Coral Reefs associated human population   

As reported in WRI “Reefs at risk revisited -2011” , the coral’s reefs associated worldwide population could be featured by two values:

-          Close population within 10 km of coast and 30 km from the reef            : 275 Mil

-          Larger area population within 100 km of the reef                                   : 850 Mil


Figure 3 : Population associated with coral reefs by regions


There is a great variation of the population close to the reefs: 

-          Highly populated reef areas are: Indian Ocean 2065.5 people /km2; Southeast Asia 1,983.9, Atlantic 1,645.8 and  Middle Eas 1,322.4

-          Low populated reef areas are: Pacific 113.5,  Australia 82.9


The ratio between larger and close area populations for reefs region is more or less stable between  2.5 (for low population countries) to 3.5 (highly populated).

Are coral reefs doomed to shrink progressively? 

We must never forget that when we are seeing the coral reefs distribution around the world such as the one presented here, it is a snapshot in a development episode of some 5000 years of coral reefs life. 

Coral have disappeared or have been  greatly reduced in every part of the world.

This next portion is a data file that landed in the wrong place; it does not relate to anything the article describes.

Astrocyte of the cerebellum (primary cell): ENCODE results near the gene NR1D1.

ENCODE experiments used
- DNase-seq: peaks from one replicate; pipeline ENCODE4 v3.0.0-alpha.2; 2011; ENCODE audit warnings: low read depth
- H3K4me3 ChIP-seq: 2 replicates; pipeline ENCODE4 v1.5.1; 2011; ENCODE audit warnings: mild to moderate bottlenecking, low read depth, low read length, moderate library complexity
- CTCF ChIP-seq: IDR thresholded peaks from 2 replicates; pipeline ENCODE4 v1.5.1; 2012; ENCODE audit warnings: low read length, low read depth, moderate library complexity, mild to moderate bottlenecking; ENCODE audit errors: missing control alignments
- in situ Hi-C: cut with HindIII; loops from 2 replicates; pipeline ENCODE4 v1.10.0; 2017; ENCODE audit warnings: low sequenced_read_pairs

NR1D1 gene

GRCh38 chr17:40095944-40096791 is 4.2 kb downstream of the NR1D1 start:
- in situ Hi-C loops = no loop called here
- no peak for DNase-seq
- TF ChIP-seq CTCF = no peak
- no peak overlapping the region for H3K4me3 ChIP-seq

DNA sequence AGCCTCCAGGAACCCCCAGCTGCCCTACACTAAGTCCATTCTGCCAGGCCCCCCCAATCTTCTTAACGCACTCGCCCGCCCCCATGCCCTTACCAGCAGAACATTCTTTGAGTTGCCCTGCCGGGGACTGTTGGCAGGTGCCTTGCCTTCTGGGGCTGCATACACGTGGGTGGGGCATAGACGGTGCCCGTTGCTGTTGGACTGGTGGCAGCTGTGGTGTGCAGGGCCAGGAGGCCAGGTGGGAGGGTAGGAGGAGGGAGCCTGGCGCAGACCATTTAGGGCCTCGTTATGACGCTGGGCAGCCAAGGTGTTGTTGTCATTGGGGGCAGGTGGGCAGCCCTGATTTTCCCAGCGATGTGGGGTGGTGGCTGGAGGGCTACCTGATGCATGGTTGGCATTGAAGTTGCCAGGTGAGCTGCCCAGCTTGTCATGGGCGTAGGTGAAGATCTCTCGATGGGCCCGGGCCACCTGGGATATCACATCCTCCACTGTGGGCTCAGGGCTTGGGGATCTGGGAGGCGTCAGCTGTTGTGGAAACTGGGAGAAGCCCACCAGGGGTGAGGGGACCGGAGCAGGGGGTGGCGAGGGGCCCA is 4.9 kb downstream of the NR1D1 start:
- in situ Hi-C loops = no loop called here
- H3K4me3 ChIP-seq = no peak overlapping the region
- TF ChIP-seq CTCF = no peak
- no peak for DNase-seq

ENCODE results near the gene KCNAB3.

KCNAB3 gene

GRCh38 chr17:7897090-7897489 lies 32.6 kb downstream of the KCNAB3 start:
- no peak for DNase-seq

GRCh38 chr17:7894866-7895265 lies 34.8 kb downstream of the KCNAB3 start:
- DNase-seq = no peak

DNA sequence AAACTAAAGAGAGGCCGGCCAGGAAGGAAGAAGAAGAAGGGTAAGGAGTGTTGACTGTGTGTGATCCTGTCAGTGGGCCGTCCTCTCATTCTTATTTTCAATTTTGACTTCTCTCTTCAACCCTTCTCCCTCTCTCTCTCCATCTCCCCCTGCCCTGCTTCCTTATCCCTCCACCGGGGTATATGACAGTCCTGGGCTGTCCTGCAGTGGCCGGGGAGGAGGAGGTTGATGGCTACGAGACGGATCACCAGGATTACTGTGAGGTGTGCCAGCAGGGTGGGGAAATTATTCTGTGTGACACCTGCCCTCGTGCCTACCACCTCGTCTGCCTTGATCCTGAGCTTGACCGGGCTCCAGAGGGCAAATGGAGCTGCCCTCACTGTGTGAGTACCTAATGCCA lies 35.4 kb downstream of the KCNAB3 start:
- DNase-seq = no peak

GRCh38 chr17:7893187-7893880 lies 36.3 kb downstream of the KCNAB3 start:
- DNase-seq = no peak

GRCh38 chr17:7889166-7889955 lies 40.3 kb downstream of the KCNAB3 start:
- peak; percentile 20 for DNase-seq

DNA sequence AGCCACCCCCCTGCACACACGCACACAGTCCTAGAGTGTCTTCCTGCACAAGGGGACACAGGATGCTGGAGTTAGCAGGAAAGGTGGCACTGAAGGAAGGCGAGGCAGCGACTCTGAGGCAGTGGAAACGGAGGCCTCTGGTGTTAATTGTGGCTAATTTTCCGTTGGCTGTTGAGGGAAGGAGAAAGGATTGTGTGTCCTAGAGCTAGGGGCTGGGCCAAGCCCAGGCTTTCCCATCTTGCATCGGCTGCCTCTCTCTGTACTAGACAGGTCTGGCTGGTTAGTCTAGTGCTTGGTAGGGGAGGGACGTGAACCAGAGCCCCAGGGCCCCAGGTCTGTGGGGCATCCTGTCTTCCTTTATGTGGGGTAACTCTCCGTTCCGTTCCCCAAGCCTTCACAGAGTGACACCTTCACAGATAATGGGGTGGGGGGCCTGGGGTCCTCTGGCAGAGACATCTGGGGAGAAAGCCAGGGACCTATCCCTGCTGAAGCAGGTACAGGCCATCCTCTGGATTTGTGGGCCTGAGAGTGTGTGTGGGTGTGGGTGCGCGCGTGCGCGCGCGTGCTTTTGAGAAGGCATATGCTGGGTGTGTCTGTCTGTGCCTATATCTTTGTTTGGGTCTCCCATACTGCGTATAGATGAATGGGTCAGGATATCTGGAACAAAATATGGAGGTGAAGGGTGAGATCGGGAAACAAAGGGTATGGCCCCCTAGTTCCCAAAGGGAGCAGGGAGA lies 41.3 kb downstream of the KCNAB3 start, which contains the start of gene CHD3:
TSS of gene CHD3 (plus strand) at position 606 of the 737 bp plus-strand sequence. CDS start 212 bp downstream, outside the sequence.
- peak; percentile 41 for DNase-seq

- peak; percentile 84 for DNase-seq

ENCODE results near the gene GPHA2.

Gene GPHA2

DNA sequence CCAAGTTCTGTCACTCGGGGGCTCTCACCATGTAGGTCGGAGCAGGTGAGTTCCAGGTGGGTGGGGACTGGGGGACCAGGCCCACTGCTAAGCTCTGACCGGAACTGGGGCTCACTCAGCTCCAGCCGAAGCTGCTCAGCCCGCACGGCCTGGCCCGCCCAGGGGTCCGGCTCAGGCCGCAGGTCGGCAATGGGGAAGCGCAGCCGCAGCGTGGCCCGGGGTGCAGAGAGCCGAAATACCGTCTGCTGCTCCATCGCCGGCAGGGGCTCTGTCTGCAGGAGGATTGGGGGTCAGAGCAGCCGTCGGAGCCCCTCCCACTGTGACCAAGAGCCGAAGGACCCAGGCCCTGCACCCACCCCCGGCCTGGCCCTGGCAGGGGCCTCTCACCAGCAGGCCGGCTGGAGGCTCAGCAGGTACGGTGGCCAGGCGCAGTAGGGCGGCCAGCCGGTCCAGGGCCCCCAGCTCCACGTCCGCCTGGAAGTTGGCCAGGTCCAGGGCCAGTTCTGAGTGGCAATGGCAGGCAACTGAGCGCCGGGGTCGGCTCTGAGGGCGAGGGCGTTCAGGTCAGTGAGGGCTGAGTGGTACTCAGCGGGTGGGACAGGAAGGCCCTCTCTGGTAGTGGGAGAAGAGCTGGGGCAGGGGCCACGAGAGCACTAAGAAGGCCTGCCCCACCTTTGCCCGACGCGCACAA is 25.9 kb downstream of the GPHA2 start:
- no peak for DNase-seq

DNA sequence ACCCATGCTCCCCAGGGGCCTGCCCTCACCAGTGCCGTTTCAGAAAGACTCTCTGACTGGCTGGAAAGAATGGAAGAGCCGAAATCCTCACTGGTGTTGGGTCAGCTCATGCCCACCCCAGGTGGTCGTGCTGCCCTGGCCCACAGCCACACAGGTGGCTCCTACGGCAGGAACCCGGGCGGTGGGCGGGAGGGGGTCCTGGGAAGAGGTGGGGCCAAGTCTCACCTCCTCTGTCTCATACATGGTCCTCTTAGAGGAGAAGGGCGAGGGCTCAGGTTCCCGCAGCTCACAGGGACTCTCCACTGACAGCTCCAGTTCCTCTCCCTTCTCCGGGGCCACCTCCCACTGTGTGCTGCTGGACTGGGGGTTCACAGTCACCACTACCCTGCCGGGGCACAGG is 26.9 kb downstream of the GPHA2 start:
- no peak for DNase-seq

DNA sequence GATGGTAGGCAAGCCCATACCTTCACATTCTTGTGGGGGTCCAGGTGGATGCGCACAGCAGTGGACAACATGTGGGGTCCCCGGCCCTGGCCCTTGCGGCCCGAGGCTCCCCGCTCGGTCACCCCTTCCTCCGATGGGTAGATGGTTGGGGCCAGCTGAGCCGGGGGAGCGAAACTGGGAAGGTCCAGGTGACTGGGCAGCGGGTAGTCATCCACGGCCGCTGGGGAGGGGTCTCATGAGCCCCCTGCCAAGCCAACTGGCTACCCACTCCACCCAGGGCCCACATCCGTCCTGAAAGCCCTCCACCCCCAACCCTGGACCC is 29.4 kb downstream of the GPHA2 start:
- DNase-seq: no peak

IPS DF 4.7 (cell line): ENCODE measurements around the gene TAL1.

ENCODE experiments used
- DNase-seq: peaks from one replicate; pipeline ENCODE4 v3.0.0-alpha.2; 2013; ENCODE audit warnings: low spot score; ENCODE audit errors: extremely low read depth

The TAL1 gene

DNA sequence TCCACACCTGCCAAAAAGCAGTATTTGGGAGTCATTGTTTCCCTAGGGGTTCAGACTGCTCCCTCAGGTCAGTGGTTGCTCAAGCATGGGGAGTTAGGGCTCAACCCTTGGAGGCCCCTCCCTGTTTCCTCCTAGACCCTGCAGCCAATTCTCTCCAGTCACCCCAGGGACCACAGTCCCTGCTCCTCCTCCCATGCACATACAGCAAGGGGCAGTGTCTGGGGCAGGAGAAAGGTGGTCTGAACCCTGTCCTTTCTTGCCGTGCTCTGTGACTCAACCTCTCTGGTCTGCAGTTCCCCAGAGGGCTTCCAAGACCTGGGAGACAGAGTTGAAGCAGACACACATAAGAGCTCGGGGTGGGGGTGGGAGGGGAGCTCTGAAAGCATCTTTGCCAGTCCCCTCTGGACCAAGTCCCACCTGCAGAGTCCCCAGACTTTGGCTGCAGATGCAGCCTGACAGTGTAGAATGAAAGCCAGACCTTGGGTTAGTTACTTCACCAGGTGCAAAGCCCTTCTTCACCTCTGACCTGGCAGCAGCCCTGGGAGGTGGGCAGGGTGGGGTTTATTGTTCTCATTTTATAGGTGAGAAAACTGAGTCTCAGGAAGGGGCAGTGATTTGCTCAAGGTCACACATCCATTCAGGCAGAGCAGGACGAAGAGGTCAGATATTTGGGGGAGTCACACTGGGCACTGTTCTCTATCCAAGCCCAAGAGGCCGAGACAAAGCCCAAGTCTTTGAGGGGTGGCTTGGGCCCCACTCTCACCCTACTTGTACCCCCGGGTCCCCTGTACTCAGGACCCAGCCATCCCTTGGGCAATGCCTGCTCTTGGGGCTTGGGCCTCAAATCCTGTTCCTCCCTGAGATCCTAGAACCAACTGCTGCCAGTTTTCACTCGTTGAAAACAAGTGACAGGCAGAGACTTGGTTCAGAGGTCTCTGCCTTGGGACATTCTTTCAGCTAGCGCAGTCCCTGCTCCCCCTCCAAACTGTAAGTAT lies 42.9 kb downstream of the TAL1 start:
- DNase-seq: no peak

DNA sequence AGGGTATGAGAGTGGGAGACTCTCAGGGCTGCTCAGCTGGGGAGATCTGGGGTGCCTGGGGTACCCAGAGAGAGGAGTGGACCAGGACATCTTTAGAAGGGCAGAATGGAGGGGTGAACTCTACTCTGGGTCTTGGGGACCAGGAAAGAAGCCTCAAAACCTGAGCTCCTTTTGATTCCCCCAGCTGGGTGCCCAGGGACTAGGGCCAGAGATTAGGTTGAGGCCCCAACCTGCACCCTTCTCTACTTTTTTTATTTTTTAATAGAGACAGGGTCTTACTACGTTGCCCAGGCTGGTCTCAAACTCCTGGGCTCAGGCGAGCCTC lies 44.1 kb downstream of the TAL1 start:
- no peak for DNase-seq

Over the past 50 years for example, the Great Barrier Reef in Australia has decreased by 50% due to agricultural and industrial development of the western side of Australia!

Most of this coral reef reduction is due to the extraordinary development of people living on Earth which increased by a factor of 2.3 in average over the past 50 years, due to the correlative increase or human population direct or indirect pressure on coral reefs which are  particularly heavy in the Asian Pacific region.

So our ocean and coral reefs are changing a lot and what we see today- if we don’t take the greatest care - maybe is doomed to shrink progressively! There in the contemplation of the beauty of corals a fragile and transient aspect and perhaps we must keep the memory of what will perhaps one day disappear.

Such is the aim of the Catlin Seaview Survey study  which is a unique global study, working with some of the world's leading scientific institutions, dedicated to monitoring our oceans change and communicating on it to the world.

The aim of the survey is to document a baseline record by video and pictures of the world’s coral reefs seaview, in high-resolution panoramic vision.

Our oceans are changing and coral reefs are a clear visual indicator of this change – with a 40% loss of corals around the globe in the last 30 years alone. 


The painstaking work that scientists realize could well be a kind of archive that will be quickly out of date  due to ocean acidification, bleaching of the reefs, death of species and habitat.


In addition to their aesthetic appeal, coral reefs are also natural defenses against waves and coastal erosion. Their disappearance is a double punishment face of rising sea levels, expected over the next century.